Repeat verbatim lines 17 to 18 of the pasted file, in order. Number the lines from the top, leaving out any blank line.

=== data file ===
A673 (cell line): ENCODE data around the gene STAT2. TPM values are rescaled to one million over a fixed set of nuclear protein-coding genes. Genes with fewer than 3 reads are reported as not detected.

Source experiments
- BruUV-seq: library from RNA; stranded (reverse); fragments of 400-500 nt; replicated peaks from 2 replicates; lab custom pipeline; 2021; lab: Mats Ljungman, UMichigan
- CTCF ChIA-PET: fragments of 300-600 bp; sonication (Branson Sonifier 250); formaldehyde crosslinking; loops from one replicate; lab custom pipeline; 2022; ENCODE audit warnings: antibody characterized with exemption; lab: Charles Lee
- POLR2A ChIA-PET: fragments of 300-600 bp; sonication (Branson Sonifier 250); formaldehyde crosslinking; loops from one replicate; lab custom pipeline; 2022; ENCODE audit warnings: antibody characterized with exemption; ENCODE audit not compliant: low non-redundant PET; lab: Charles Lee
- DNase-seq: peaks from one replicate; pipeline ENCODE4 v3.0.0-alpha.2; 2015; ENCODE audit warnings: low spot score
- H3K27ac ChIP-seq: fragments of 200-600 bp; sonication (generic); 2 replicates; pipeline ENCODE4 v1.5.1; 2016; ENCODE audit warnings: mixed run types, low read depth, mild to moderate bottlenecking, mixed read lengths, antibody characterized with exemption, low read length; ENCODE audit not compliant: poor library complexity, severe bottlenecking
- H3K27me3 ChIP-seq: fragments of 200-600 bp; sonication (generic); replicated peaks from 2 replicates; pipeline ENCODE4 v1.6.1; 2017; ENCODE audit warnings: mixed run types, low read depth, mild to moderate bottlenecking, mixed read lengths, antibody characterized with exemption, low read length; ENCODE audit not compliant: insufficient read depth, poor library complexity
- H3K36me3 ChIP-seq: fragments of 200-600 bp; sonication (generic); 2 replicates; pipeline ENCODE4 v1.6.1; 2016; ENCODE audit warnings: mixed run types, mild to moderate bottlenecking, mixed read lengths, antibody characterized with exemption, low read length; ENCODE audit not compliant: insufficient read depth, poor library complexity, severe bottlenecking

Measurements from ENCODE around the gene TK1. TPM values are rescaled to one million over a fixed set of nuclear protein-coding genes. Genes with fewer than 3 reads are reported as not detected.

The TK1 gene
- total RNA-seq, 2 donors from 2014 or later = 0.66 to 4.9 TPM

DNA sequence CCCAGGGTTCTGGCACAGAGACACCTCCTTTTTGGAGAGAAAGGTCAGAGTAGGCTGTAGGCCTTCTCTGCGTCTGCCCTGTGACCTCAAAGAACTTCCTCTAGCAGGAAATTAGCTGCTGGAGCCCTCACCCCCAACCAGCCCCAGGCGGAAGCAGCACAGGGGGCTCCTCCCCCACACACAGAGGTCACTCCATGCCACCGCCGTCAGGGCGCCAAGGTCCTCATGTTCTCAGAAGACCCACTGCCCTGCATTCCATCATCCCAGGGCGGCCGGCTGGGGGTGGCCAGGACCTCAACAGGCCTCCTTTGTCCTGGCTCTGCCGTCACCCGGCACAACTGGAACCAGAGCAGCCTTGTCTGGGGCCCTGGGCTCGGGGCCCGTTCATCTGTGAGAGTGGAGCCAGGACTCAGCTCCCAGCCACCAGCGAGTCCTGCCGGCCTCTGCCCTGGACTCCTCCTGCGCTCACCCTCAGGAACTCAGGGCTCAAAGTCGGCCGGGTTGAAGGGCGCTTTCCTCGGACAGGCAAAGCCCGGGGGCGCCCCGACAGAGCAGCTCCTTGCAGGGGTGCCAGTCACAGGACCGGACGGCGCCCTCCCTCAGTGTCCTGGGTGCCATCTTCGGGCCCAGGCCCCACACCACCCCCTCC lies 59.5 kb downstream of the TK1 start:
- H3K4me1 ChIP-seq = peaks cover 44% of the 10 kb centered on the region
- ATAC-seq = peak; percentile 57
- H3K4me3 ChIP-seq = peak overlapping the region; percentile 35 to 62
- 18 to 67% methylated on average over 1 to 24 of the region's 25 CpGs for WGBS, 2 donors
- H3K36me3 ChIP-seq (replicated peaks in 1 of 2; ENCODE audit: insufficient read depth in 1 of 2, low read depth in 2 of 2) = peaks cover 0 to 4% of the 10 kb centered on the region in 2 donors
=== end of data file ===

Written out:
- 18 to 67% methylated on average over 1 to 24 of the region's 25 CpGs for WGBS, 2 donors
- H3K36me3 ChIP-seq (replicated peaks in 1 of 2; ENCODE audit: insufficient read depth in 1 of 2, low read depth in 2 of 2) = peaks cover 0 to 4% of the 10 kb centered on the region in 2 donors